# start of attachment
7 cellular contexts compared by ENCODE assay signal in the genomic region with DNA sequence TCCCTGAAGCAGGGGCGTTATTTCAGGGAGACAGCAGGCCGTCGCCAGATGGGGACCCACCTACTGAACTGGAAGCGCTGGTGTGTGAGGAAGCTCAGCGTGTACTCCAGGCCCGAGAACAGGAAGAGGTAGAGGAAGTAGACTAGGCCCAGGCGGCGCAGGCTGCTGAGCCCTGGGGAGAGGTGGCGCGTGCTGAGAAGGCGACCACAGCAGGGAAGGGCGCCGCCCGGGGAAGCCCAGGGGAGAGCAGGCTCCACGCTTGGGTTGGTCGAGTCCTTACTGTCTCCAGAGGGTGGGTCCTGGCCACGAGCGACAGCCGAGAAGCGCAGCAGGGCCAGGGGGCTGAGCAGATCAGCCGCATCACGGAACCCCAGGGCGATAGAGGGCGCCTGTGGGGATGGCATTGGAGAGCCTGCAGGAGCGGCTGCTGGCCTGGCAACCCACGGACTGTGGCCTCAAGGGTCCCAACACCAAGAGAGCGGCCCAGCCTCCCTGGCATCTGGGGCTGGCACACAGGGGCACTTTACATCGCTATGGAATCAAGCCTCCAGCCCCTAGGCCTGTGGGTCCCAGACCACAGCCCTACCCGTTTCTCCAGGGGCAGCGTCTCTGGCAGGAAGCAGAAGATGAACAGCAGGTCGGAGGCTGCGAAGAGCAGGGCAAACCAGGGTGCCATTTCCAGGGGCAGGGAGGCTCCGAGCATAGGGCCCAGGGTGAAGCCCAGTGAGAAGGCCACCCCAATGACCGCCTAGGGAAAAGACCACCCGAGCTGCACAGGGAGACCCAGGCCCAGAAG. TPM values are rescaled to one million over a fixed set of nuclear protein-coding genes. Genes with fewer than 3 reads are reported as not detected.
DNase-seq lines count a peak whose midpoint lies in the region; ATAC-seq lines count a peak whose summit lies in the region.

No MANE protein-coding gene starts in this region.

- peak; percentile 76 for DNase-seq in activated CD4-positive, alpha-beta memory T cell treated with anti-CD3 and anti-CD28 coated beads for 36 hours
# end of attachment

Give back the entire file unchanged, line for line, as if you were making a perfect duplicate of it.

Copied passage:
7 cellular contexts compared by ENCODE assay signal in the genomic region with DNA sequence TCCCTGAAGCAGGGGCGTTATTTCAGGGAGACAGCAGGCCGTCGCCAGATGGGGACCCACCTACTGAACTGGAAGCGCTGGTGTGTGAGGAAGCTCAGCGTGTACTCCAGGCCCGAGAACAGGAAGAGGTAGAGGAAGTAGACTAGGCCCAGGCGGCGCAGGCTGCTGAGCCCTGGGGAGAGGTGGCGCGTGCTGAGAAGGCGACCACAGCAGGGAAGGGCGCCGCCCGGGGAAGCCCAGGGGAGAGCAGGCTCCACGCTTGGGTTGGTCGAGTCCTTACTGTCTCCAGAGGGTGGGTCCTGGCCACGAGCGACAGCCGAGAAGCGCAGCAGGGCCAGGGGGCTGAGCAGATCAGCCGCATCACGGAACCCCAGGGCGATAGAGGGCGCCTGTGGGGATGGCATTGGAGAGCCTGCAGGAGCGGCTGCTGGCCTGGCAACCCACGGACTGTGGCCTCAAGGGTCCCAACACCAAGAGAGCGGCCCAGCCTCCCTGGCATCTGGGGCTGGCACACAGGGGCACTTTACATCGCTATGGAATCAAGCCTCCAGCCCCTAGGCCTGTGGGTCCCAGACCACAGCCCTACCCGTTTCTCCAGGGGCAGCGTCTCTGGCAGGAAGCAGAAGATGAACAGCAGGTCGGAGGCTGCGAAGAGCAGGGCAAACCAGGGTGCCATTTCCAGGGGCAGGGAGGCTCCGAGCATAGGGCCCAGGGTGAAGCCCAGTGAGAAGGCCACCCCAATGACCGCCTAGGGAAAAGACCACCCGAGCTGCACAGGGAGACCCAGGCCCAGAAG. TPM values are rescaled to one million over a fixed set of nuclear protein-coding genes. Genes with fewer than 3 reads are reported as not detected.
DNase-seq lines count a peak whose midpoint lies in the region; ATAC-seq lines count a peak whose summit lies in the region.

No MANE protein-coding gene starts in this region.

- peak; percentile 76 for DNase-seq in activated CD4-positive, alpha-beta memory T cell treated with anti-CD3 and anti-CD28 coated beads for 36 hours